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Undermethylation: Is this the cause of your fatigue?

Methylation is essential for healthy cells and organs, immune function, cognitive function, and prevention and treatment of cancer. It is also implicated in many common complaints seen by practitioners on the daily such as fatigue. This article will focus on what methylation is, why it is important, how to optimize your methylation status, and tests you can have done to evaulate your methylation status.

What is methylation?

Methylation is part of phase 2 detoxification and cell expression. Detoxification happens in 2 phases (well 3 really with phase 3 happening prior to phase 2). Phase 1 of detoxification happens in the liver and involves the cytochrome P450 enzymes. Phase 2 happens in the gut and involves conjugation of toxins. Methylation, which is part of phase 2 detoxification, is a main biochemical process that turns biological switches on and off for a host of reactions within the body. In other words, methylation regulates gene expression in the body by turning genes on and off. That's a big deal! DNA methylation is a major component of epigenetic health regulating genes, cell differentiation and conditions like cancer prevention and treatment (Moore, et al). Methylation aids in:

  • Detoxification

  • Neurotransmitter production

  • Hormone metabolism

  • The breakdown of histamine

  • Immune system regulation

  • DNA/genetic expression

  • Growth and development

How does methylation happen?

DNA methylation involves addition of a methyl group to the carbon 5 position of the cytosine ring - a carbon atom attached to three hydrogens (CH3) (Moore, et al). This process occurs billions of times per second! Basically the amino acid methionine with the help of SAMe donates a methyl group to form homocysteine. With the help of vitamin B12 and folate ( in the form of methyltetrahydrofolate) homocysteine is turned back into methionine or is converted to glutathione with the help of cystathionine, cysteine and vitamin B6. Magnesium is also an important player as well as the enzymes that are bolded in black in the above schematic. Any SNP's (single nucleotide polymorphisms) in these enzyme pathways (MTHFR, CBS, BHMT, MTR) could impair ones methylation capacity and require some individuals to supplement key nutrients through diet and/or neutraceutical to help over-ride these SNPs.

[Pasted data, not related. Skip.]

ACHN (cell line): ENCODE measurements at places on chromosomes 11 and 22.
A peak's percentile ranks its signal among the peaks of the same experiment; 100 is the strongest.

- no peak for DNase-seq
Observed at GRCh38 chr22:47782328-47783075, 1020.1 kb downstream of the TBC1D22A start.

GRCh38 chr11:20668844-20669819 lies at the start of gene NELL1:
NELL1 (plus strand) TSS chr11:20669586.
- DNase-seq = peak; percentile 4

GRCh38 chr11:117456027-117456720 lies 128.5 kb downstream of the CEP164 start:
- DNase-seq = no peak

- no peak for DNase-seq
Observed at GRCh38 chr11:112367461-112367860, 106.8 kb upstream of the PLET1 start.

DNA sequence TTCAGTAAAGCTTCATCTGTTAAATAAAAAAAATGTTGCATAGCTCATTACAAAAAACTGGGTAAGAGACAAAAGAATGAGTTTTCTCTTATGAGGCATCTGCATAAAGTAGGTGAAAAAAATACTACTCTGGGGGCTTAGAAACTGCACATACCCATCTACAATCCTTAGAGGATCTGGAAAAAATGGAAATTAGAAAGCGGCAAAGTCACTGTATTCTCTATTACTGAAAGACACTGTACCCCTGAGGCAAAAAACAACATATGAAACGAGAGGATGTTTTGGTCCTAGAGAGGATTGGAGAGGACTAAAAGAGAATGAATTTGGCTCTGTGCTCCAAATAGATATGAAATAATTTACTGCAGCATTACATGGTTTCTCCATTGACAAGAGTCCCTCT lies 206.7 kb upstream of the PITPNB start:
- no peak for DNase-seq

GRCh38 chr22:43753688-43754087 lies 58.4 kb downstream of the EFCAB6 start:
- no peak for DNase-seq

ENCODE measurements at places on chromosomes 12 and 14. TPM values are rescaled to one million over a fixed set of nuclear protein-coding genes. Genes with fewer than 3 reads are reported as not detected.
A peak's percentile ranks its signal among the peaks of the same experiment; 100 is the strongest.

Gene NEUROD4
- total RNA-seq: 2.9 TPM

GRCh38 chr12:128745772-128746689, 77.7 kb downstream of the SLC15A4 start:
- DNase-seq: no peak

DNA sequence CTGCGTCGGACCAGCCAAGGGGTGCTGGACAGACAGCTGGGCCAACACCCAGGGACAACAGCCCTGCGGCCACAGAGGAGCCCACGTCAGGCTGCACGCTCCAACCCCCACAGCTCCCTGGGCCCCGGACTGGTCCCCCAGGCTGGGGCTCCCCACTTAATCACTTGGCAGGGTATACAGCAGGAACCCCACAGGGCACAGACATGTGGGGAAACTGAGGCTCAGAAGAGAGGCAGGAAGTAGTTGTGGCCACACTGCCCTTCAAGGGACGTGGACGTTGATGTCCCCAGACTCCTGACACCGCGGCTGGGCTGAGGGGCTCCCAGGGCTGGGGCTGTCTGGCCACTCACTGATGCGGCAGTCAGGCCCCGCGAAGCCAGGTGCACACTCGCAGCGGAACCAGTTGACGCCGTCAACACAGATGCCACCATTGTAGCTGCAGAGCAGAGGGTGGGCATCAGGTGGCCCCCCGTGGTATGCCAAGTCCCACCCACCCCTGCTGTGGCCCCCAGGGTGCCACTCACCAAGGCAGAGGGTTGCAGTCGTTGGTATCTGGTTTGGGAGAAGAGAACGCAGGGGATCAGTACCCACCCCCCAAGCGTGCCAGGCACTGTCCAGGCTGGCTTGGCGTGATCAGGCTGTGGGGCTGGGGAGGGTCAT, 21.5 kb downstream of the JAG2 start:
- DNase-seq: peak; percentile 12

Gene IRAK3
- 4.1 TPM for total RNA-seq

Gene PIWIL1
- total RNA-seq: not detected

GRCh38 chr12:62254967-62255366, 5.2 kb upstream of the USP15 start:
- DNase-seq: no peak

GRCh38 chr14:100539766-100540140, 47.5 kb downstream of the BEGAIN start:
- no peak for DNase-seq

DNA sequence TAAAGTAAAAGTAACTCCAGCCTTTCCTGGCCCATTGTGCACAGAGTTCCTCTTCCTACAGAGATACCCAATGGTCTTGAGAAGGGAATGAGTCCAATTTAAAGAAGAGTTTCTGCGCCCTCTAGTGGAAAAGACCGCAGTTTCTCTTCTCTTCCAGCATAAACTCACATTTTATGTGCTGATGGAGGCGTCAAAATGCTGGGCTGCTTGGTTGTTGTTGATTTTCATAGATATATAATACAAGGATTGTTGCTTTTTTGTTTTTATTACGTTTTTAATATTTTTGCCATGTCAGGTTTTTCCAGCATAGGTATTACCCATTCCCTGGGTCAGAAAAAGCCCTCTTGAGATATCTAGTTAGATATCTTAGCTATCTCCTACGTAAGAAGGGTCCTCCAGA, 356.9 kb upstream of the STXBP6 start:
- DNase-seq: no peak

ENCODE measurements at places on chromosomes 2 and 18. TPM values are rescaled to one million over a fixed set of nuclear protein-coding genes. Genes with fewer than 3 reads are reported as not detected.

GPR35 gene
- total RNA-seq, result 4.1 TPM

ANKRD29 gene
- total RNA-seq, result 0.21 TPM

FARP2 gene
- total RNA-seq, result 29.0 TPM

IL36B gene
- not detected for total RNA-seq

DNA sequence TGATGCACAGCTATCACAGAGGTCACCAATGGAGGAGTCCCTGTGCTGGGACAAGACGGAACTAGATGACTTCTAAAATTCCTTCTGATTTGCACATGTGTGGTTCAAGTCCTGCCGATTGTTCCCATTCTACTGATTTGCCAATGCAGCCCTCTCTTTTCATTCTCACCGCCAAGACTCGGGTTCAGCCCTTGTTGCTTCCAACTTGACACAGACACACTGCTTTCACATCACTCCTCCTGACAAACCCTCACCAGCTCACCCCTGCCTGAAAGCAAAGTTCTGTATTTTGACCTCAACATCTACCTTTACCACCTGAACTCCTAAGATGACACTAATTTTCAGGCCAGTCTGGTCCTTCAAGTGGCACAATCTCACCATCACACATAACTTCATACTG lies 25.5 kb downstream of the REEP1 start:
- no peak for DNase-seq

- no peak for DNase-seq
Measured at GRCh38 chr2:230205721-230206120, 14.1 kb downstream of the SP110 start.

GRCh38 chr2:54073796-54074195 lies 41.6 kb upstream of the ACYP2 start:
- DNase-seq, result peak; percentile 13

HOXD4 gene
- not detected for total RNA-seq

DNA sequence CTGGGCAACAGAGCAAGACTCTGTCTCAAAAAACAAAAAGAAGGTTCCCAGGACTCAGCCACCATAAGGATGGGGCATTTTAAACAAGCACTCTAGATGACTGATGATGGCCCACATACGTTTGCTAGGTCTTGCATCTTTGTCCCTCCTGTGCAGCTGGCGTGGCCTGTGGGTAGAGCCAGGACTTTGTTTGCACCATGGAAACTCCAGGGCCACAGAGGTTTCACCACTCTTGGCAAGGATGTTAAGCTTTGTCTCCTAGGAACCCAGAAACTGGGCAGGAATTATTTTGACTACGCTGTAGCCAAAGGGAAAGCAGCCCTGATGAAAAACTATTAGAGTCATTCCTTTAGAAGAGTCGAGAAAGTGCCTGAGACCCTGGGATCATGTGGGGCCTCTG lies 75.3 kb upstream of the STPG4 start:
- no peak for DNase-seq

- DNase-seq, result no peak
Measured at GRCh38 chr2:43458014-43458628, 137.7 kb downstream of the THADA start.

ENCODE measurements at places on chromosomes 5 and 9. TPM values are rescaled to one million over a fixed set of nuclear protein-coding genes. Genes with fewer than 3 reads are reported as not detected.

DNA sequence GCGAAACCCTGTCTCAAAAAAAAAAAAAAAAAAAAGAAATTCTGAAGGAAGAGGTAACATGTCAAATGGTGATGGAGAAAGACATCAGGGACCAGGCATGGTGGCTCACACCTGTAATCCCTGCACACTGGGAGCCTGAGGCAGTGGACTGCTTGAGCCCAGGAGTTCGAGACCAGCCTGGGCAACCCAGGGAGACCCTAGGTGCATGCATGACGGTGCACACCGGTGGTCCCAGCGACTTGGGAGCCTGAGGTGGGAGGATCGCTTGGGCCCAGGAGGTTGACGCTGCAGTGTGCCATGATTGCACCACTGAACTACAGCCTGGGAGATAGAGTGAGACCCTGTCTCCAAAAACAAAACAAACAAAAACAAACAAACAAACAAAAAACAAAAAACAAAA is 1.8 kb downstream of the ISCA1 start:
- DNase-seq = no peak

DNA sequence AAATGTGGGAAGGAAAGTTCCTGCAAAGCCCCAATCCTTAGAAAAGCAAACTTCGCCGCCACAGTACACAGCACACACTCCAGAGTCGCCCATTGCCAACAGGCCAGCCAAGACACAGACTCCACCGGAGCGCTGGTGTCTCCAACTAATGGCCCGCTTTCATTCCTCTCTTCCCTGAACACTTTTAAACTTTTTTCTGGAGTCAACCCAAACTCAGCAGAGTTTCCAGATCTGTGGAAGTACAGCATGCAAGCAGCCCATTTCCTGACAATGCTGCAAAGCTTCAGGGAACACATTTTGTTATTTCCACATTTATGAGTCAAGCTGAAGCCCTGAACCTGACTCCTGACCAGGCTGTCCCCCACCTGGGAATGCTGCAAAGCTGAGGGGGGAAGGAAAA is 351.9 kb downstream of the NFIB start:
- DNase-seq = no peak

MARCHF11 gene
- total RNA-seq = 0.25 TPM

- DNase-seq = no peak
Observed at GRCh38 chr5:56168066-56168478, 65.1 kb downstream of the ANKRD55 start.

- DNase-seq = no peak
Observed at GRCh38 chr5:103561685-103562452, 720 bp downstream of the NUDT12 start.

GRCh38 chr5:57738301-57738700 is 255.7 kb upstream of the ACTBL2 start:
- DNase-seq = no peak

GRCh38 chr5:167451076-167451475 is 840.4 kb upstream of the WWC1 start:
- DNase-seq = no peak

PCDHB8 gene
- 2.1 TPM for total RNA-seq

SAMe (S-adenosylmethionine), which is the bodies major methyl donor, gives away its methyl groups to other organ systems in the body such as the cardiovascular, neurological, and reproductive systems as well as aids in detoxification throughout the body.


An important end product of an effective methylation cycle is our mega antioxidant glutathione. Glutathione aids in the detoxification of heavy metals like mercury and lead, mycotoxins, POPs (persistent organic pollutants), protection from alcohol, and protection from oxidative stress (Pizzorno, J). The methylation cycle is dependent of the production of SAMe to produce the methyl donors so other organ systems can function and detoxification can happen throughout the body. To little SAMe from inadequate intake of methione, b-vitamins, magnesium, choline and methylation cannot happen and the impacts can be seen throughout the body in wide array of symptoms as the body cannot function the way it needs and detoxification is impaired.

How do I know if I am methylating adequately?

There are simple blood tests that can be done to evaluate for proper methylation. These tests, for the most part, can be run through insurance and include:

  • Homocysteine

  • Vitamin B12

  • Folate (vitamin B9)

  • MMA (methylmalonic acid)

  • Vitamin B6

  • Reduced and Oxidized glutathione levels

  • RBC magnesium

You can also have other tests run that are likely an additional cost such as:

  • Plasma amino acids

  • Organic acid testing

  • Methylation panel

  • Genetic testing: MTHFR, COMT

Factors that affect methylation